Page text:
• Otherwise, the compiler will issue an error
  • The following program shows arrays used with functions


Activity 20.3: Exploring Arrays (10 pts)
  • In this exercise we explore declaring, allocating and assigning values to arrays containing lists of data.
  • Create a source code file called myarrays.cpp:
  • Add the following function to the code:
    void print(const int values[], int size) {
        for (int i = 0; i < size; i++) {
            cout << values[i] << " ";
        }
        cout << endl;
    }
    
  • Compile your code to make sure it has correct syntax.

    If you have problems, ask a classmate or the instructor for help as needed.

  • Declare and initialize an array for a list of 10 integer scores after the current arrays using the following code:
    const int NUM_SCORES = 10;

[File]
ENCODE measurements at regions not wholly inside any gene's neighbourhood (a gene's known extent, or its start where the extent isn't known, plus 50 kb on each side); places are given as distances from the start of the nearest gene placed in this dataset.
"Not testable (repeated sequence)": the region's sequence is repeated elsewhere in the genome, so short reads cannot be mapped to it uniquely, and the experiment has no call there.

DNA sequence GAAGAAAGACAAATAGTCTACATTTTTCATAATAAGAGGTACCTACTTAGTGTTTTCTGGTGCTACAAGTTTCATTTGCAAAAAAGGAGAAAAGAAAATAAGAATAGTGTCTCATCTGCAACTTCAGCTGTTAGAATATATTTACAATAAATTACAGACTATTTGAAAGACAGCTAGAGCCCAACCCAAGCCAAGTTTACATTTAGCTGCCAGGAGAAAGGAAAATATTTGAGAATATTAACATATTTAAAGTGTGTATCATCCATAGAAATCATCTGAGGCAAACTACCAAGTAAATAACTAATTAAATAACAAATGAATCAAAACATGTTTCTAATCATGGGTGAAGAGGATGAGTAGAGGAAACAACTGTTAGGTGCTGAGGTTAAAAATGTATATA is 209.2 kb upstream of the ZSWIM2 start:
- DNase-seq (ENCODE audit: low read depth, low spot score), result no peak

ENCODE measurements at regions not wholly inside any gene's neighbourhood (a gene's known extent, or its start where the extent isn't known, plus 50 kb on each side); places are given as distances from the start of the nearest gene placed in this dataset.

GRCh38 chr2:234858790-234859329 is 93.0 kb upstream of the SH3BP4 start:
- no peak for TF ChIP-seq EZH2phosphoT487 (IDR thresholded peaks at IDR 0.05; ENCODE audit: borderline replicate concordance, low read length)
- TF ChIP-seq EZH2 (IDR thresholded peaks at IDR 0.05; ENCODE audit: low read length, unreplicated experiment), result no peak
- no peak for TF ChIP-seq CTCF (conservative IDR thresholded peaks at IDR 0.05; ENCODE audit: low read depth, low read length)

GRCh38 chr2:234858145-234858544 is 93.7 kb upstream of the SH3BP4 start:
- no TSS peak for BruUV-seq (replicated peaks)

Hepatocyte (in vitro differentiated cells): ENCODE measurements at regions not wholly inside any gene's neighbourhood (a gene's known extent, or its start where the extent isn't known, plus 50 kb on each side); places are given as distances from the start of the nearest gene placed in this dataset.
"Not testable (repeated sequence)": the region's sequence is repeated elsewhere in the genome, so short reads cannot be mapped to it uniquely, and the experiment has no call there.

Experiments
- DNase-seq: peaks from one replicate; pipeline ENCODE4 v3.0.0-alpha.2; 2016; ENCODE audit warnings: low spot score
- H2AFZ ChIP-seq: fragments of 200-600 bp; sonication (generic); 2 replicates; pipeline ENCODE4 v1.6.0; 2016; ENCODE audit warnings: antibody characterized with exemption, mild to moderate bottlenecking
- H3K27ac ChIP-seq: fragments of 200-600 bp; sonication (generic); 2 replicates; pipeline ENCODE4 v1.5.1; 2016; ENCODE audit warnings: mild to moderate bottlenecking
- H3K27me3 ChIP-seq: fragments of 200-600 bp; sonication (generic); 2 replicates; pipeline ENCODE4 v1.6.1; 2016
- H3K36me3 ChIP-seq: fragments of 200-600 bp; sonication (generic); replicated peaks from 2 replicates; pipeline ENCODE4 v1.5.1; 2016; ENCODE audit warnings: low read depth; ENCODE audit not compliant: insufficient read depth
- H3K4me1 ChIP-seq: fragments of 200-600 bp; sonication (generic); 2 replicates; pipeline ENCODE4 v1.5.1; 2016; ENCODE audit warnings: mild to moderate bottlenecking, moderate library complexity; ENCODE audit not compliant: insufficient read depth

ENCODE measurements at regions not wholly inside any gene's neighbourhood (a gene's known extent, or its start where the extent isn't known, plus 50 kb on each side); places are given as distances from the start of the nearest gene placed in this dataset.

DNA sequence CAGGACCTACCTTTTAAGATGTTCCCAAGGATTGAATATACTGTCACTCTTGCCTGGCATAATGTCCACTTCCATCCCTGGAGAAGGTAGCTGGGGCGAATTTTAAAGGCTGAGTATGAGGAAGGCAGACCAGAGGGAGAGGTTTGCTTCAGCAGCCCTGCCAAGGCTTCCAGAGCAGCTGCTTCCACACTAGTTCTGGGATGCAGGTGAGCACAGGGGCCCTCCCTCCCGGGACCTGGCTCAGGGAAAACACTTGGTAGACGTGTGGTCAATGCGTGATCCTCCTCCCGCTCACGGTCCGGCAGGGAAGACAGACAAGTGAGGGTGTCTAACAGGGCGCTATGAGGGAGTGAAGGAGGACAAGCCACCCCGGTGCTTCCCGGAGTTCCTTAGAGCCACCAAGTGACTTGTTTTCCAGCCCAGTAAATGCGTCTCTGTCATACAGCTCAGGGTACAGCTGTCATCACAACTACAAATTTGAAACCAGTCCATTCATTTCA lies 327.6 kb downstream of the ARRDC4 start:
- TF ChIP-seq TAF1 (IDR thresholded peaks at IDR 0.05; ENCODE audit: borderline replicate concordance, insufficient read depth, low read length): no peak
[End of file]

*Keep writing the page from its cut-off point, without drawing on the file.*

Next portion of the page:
int scores[NUM_SCORES] = {90, 91, 92, 93, 94, 95, 96, 97, 98, 99};
    
  • After declaring and initializing the array, call the print() function using the code:
    cout << "Integer scores:\n";
    print(scores, NUM_SCORES);
  • Compile and run the program to make sure you made the changes correctly. When you run the program, the output should look like:
    Integer scores:
    90 91 92 93 94 95 96 97 98 99
    
  • Declare and initialize an array of double values holding the the temperature values 25.7, 30.3, and 40.9
  • Write another print() function with two parameters: one for the array of double values and one for the size of the array.
  • After declaring and initializing the array, call the print() function.
  • Compile and run the program to make sure you made the changes correctly. When you run the program, the output should look like:
    Integer scores:
    90 91 92 93 94 95 96 97 98 99
    Double temperatures:
    25.7 30.3 40.9
    
  • Save your program source code and submit it to Catalyst when you are finished.


Upcoming Assignments


~See You Wednesday!~